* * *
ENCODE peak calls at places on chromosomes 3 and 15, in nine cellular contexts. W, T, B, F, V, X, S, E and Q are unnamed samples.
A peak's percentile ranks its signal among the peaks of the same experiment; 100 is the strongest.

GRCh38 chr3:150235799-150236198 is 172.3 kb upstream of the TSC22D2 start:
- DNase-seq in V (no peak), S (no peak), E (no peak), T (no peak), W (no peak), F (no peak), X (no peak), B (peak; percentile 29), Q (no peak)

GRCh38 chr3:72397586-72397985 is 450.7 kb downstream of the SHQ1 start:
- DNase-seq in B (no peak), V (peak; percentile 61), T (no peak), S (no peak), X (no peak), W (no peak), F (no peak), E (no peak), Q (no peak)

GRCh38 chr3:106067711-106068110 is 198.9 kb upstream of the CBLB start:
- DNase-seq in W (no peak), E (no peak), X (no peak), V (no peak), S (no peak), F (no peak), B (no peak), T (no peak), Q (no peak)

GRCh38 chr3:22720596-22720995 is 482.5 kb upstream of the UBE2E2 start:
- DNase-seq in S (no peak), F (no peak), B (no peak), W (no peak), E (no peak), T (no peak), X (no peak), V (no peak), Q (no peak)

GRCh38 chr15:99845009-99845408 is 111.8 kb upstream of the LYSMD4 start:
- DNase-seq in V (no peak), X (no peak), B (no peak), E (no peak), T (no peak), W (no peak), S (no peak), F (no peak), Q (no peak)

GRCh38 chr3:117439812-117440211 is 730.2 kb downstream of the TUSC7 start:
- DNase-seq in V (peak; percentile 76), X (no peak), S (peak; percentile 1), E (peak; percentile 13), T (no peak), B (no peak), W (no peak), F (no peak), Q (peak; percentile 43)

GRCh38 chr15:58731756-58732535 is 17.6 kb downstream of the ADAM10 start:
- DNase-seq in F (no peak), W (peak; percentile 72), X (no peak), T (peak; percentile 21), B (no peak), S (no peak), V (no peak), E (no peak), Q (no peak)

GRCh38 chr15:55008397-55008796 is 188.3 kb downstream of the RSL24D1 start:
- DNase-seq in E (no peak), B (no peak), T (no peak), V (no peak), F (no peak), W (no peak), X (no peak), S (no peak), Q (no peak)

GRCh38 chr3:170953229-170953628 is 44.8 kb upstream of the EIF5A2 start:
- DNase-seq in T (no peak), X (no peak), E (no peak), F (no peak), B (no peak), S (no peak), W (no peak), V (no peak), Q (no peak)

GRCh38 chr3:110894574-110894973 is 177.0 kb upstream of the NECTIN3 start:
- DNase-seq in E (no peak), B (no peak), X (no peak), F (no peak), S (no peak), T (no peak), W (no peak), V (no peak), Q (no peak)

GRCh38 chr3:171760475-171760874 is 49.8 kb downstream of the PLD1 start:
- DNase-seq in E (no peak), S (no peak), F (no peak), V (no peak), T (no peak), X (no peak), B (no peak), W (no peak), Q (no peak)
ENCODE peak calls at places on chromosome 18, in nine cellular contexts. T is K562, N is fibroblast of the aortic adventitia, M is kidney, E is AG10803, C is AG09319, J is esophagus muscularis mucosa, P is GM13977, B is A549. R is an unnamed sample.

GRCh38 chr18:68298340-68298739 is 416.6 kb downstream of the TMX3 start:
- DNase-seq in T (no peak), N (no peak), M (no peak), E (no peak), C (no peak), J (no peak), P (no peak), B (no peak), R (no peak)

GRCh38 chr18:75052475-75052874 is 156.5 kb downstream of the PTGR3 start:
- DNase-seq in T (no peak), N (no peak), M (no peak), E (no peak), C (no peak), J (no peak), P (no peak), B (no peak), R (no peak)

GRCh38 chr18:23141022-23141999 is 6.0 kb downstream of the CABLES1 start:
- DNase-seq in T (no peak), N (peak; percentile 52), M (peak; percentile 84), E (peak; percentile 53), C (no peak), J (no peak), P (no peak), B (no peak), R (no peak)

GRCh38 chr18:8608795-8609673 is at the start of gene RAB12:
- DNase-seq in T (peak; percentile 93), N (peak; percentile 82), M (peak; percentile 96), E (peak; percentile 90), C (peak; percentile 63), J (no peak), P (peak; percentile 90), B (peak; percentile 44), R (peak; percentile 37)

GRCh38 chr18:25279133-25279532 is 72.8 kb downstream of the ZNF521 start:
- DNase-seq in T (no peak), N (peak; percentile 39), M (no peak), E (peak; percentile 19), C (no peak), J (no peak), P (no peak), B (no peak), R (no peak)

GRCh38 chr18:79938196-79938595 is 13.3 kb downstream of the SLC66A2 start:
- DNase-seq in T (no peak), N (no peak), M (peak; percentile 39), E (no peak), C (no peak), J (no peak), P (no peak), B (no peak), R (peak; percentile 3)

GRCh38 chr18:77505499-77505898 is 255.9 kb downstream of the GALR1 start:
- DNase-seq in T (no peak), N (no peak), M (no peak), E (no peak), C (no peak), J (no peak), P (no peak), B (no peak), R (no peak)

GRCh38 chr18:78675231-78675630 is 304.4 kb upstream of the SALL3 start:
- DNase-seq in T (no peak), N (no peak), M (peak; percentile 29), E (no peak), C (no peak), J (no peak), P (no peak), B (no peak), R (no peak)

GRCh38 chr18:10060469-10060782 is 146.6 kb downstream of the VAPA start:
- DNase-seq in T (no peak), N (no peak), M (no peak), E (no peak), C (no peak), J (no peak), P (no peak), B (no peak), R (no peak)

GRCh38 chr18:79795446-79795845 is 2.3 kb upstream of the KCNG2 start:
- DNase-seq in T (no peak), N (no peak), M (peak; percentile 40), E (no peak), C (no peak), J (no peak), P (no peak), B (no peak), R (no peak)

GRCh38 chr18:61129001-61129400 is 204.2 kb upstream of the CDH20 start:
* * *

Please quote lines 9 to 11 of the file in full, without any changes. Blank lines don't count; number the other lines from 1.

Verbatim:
GRCh38 chr3:22720596-22720995 is 482.5 kb upstream of the UBE2E2 start:
- DNase-seq in S (no peak), F (no peak), B (no peak), W (no peak), E (no peak), T (no peak), X (no peak), V (no peak), Q (no peak)

GRCh38 chr15:99845009-99845408 is 111.8 kb upstream of the LYSMD4 start: